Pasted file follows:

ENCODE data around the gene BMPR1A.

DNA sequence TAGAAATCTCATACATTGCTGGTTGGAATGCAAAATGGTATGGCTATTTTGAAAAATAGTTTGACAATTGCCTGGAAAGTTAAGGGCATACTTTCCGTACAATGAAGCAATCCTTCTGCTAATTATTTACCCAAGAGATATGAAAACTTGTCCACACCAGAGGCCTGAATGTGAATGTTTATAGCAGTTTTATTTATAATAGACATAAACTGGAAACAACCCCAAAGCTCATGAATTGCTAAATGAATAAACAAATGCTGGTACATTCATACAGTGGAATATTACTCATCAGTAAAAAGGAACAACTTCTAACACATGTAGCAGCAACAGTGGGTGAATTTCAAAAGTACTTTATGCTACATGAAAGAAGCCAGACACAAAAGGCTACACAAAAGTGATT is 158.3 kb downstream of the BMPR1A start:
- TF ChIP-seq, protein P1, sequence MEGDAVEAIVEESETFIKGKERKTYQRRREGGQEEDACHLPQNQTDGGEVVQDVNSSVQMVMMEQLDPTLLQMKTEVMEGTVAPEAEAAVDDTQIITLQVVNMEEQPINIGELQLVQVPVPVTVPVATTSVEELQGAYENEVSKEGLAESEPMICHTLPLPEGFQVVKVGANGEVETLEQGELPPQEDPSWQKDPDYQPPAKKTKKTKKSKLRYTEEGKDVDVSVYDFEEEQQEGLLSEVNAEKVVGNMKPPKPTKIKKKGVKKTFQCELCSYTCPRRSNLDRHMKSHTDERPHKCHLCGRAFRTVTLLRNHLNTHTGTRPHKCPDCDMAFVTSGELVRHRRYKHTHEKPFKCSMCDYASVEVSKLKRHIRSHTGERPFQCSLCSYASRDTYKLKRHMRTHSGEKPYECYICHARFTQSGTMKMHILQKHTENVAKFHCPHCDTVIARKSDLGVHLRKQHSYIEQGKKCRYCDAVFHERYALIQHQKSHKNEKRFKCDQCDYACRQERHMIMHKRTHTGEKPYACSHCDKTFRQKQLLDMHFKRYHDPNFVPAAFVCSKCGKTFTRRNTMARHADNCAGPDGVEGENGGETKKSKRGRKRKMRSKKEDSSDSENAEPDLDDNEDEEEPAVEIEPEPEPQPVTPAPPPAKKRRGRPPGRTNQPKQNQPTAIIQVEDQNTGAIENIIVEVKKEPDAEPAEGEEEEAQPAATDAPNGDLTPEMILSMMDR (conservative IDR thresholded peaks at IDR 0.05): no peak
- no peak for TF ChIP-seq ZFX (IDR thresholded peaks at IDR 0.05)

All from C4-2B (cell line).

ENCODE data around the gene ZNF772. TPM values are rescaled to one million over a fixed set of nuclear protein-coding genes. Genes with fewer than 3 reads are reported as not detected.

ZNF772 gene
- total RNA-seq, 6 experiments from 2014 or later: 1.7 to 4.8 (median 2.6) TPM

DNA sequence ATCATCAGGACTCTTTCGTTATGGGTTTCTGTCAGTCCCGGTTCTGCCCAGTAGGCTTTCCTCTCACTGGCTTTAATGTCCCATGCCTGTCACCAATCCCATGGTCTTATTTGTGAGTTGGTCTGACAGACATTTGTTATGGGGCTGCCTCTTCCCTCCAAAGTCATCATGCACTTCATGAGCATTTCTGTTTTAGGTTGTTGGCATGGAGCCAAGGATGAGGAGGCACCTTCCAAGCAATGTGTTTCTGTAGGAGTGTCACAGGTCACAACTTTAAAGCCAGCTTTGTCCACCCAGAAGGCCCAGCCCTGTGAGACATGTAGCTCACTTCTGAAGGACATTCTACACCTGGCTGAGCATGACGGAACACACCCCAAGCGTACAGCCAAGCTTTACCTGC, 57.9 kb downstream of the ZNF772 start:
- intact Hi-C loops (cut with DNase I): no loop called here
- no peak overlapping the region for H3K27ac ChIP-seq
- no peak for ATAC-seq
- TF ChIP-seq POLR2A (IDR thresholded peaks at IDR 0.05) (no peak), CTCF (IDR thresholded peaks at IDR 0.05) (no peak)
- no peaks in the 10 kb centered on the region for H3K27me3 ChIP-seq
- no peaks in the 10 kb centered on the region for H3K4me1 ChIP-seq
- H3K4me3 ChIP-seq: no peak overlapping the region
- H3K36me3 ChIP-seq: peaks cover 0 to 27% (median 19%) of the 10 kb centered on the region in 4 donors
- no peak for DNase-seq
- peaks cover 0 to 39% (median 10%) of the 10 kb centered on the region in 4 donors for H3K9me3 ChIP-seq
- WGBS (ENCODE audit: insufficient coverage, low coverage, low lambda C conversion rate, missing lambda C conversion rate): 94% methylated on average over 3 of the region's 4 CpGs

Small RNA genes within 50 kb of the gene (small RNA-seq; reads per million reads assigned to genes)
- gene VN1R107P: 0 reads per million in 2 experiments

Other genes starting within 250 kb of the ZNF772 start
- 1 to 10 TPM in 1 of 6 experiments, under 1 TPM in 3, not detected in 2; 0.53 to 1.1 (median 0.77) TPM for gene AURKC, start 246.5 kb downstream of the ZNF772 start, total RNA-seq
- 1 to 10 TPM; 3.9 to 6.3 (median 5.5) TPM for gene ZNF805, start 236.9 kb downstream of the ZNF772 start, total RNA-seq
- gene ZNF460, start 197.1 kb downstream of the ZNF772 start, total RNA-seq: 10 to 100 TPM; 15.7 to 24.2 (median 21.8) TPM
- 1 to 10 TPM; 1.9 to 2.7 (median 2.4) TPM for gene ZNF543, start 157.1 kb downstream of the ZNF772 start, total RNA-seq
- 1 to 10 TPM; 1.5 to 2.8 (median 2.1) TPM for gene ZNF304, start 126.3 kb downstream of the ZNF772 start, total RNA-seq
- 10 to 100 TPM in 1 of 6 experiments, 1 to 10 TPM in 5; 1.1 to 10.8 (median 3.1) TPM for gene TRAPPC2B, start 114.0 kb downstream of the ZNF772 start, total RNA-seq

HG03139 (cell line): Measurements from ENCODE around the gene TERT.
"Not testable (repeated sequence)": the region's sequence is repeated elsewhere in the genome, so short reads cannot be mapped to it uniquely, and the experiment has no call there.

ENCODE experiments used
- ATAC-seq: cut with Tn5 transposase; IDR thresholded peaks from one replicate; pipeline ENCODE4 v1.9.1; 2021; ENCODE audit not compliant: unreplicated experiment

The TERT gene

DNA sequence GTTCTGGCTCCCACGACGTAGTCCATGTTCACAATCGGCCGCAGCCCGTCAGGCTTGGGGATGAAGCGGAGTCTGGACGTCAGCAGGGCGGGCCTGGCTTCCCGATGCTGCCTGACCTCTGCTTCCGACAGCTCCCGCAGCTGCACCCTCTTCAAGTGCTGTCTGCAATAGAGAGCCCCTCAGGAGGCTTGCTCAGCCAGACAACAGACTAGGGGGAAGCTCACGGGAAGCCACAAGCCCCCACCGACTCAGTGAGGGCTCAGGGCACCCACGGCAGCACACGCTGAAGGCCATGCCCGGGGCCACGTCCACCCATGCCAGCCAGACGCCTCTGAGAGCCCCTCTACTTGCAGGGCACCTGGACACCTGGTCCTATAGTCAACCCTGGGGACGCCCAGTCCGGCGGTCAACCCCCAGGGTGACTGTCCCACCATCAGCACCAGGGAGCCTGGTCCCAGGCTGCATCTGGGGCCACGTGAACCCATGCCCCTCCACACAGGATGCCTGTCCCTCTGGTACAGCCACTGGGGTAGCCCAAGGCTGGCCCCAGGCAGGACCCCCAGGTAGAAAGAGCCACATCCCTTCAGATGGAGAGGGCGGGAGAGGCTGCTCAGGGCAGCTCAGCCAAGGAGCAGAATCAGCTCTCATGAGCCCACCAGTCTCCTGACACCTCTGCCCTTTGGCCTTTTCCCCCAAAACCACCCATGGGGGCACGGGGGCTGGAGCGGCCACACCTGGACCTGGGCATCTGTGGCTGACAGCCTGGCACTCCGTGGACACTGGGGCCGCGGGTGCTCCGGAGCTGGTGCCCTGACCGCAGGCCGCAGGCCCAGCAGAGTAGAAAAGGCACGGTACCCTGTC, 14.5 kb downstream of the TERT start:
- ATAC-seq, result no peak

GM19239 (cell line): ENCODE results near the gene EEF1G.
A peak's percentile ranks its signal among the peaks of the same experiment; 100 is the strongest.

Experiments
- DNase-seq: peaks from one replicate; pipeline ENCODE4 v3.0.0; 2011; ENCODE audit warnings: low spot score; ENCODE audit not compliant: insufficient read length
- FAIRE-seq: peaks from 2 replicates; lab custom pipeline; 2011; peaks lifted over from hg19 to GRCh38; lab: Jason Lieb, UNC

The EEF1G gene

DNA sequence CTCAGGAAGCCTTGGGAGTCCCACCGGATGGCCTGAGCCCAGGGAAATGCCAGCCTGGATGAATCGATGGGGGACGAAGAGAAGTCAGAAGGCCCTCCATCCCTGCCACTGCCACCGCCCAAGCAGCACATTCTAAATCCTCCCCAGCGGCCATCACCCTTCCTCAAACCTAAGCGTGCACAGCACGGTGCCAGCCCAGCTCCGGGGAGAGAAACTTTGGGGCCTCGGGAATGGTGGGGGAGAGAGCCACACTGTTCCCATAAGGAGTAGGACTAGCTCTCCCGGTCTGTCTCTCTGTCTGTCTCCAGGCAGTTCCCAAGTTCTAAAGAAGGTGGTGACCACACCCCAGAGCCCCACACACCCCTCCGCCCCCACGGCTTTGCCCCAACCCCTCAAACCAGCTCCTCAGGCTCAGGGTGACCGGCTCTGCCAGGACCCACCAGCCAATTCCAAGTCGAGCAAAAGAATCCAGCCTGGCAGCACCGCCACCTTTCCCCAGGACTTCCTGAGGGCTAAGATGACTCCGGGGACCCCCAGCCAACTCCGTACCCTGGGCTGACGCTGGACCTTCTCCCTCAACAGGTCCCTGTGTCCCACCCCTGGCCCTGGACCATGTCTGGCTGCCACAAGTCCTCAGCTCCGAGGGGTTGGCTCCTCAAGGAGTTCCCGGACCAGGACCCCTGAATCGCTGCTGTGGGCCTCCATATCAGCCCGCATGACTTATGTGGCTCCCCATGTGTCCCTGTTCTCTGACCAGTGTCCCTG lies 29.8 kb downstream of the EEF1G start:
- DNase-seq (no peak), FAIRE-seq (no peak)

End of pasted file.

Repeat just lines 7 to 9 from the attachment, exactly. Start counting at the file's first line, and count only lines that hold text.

ZNF772 gene
- total RNA-seq, 6 experiments from 2014 or later: 1.7 to 4.8 (median 2.6) TPM

DNA sequence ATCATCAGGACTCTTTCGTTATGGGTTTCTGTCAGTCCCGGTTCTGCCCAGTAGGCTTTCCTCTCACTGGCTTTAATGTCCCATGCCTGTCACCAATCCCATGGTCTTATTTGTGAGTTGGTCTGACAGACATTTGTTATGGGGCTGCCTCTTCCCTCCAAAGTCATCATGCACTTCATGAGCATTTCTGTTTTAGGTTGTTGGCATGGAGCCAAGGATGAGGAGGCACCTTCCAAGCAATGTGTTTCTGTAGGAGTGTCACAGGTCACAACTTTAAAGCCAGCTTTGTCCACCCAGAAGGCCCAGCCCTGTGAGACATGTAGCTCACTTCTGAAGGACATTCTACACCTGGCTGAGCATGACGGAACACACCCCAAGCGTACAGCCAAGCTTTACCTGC, 57.9 kb downstream of the ZNF772 start: